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Great power competition returns to Central Asia

The Russian-Chinese duopoly retains strong clout in Central Asia. Western overtures to Central Asian nations, however, are still worrisome to Beijing and Moscow, which treat the region as their own backyard. Even though the United States is unlikely to replace Russian or Chinese influence in Central Asia, Washington can offer a geopolitical counterweight and expand its ties with the region, where a western presence is limited.

In early February this year US Secretary of State, Mike Pompeo, paid a rare visit to Uzbekistan and Kazakhstan. The visit was yet another signal that Washington, under Donald Trump’s presidency, wants to strengthen ties with Central Asian nations and challenge Sino-Russian domination in the region. Pompeo's visit was part of Donald Trump's administration broad effort to reinvigorate ties with Central Asian nations which has come ahead of the unveiling of the United States Strategy for Central Asia 2019-2025 in February this year.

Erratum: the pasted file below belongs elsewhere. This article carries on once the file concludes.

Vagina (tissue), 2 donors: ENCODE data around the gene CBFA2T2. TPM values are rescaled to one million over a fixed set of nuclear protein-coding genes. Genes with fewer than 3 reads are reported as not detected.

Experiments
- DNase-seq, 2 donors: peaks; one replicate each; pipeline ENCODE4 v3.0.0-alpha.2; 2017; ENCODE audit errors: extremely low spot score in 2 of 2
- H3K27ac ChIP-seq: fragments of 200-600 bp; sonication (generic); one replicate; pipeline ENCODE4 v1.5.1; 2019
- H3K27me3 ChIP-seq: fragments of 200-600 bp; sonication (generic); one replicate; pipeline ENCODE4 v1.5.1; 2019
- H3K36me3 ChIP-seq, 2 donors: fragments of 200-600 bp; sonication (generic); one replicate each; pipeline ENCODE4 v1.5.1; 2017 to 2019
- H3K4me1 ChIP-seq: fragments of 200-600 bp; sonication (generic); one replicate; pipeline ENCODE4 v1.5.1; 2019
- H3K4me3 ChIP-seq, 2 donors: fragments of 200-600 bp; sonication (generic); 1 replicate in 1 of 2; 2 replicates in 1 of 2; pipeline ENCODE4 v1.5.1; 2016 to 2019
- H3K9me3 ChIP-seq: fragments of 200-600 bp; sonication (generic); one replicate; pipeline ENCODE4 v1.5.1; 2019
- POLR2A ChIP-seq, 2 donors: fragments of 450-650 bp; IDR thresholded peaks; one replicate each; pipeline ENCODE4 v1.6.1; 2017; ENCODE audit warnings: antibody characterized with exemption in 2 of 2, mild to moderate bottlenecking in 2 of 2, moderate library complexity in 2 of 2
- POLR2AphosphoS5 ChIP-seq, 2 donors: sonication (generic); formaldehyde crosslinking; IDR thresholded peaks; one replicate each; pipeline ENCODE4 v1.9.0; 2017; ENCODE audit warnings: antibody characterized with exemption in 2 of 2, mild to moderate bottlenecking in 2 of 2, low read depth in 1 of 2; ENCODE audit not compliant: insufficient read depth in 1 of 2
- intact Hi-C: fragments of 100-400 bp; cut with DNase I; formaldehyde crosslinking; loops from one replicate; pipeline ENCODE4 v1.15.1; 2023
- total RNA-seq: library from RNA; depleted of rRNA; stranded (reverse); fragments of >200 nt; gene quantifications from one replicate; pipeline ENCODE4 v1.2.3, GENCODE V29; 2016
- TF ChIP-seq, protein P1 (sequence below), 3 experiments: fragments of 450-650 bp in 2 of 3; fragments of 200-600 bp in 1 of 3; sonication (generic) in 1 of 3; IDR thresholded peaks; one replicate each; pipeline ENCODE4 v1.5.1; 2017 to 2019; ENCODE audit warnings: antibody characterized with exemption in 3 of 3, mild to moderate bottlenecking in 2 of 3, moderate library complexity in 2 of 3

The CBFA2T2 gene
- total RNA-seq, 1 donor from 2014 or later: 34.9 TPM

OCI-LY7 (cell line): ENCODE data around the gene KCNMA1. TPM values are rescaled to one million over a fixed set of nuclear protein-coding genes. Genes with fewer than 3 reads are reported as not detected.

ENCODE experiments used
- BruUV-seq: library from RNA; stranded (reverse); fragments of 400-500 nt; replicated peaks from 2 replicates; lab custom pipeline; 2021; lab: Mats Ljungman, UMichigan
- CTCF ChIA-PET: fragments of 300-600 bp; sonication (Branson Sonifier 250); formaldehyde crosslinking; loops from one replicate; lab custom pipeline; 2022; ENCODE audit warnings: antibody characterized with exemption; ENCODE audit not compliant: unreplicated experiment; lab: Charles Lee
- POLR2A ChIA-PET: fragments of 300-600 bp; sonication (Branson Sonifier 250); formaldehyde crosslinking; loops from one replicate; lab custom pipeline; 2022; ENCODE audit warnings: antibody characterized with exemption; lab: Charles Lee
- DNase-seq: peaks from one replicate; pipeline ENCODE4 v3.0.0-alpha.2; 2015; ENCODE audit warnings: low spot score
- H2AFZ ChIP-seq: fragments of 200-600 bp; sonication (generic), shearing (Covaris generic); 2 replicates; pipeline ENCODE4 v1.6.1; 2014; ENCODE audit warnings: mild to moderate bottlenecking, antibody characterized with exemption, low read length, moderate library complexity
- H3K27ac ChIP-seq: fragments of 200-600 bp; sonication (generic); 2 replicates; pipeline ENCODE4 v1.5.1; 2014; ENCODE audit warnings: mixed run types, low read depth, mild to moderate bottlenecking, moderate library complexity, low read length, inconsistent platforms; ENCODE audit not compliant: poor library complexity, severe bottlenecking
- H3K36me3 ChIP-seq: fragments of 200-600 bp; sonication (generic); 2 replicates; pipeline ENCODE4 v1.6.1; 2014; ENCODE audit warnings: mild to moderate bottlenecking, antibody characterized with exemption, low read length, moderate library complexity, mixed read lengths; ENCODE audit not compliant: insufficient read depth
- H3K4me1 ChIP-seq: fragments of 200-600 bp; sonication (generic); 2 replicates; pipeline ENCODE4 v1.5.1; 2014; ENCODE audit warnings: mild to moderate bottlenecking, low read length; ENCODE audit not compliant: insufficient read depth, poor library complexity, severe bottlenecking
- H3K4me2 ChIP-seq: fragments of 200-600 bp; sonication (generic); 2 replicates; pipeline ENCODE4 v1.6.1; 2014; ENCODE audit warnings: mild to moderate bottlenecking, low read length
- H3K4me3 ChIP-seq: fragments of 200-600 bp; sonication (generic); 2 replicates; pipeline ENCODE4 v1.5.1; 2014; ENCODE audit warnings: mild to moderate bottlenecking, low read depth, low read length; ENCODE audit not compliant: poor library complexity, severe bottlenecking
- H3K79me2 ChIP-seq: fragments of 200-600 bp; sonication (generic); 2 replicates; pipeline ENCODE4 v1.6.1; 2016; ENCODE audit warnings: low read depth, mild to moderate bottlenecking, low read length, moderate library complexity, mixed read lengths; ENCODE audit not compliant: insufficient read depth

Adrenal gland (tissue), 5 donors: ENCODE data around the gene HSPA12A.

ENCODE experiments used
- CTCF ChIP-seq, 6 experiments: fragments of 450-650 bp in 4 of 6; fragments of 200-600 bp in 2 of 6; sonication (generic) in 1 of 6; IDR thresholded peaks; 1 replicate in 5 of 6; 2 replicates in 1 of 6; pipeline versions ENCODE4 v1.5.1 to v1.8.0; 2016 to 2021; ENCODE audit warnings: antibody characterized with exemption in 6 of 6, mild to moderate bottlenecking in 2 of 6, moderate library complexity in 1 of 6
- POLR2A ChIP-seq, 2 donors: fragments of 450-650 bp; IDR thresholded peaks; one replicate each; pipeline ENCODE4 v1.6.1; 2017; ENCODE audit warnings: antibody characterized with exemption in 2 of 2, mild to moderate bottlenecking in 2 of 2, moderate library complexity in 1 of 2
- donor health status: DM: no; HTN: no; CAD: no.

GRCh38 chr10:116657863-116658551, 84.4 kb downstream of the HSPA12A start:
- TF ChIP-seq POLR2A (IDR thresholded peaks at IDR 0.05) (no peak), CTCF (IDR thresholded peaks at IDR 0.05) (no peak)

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July 7, 2020 - Natalia Konarzewska - AnalysisIssue 4 2020Magazine

U.S. Secretary of State Michael R. Pompeo meets with Kazakhstan Foreign Minister Mukhtar Tileuberdi in February 2020. Photo US State Department (CC) https://www.flickr.com/photos/statephotos/49475879388/in/album-72157712901160913/

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